A Star Is Born is one of the more hard-to-resist stories in Hollywood, having now reached its fourth (yes, you read that correctly) remake, including editions in 1937, 1954, 1976 (which featured Barbara Streisand), and now again in 2018.
Despite the hype, it works. A Star Is Born takes an old, familiar, formulaic plot, and gives it a new spin – a new cover of an old song, and like so many covers over the years, this one could prove to be the most popular one of all. If you’re having trouble understanding that concept then give ‘Hurt’ by Nine Inch Nails a listen, and then give Johnny Cash’s newer take a go as well.
Beginning with mega-rock star Jackson Maine (Bradley Cooper), the story kicks off with Jack meeting young Ally (Lady Gaga) in a bar, where she is performing ‘La Vie En Rose’, and she instantly captivates him. This launches their relationship, both personally and professionally, almost instantly, catapulting her to stardom, while Jack navigates his own musical career – which also comes with some personal demons of his own.
The music is bone-chillingly good, from Maine rocking out on stage to begin the film (seriously, I would buy a Jackson Maine album), to Ally’s power ballads and pop tunes. Bradley Cooper turns in the performance of his career, even dropping his voice an octave or two to match that of Sam Elliott (perhaps most instantly recognizable as the voice of Coors and RAM commercials), who plays Jack’s manager/brother, Bobby.
However, the true standout of the film is Lady Gaga, bar none. While it feels strange to call this a breakout performance considering that Gaga is one of the most famous musicians in the world, she is the film’s emotional soul. She gives a powerful, haunting performance of a woman who adapts to change far more adeptly than most, both in her personal and professional life.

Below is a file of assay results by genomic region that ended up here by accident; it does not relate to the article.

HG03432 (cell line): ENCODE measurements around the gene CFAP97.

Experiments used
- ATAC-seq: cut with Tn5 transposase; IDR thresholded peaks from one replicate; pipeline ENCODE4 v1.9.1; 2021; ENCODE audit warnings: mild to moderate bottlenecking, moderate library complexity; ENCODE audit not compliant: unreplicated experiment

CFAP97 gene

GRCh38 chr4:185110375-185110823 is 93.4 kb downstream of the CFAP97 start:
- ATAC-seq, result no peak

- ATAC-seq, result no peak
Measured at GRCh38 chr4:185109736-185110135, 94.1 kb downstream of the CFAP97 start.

This film is a deft portrayal of addiction, and how that disease destroys relationships, families, even one’s own self, all the while still taking a look at love in a way that feels real. Perhaps the most amazing part is that this is Cooper’s directorial debut – he does it all with a fairly light hand, not doing anything overly complicated, and generally shows some nice restraint (even if there are perhaps a few too many lens flares).
It’s not without flaws as the first hour moves so fluidly that the latter half is bogged down and makes the film feel uneven, which makes the drama seem manufactured. For example, the choice to make Lady Gaga’s Ally shift from singing power rock ballads to redheaded pop idol is a strange one. Perhaps it made sense from a production standpoint considering Gaga’s real life musical background, but it was somewhat jarring to take Ally completely away from what made her famous in the first place. The film also wraps up with a grand finale – something that feels impersonal given the look the audience has been granted into the life of Jack and Ally – but Cooper shifts the stage on us at the last moment, and manages to end on a high note.
Ultimately, A Star Is Born seems destined to be recognized on the highest awards stages, in acting, directing, and music. While it remains to be seen if the buzz lasts through to February, it’s a deeply entertaining, soulful take, even if it’s a remake. Go see it in theatres if you can. It’s worth it.
A Star is Born arrives in North American theatres on October 5, 2018.
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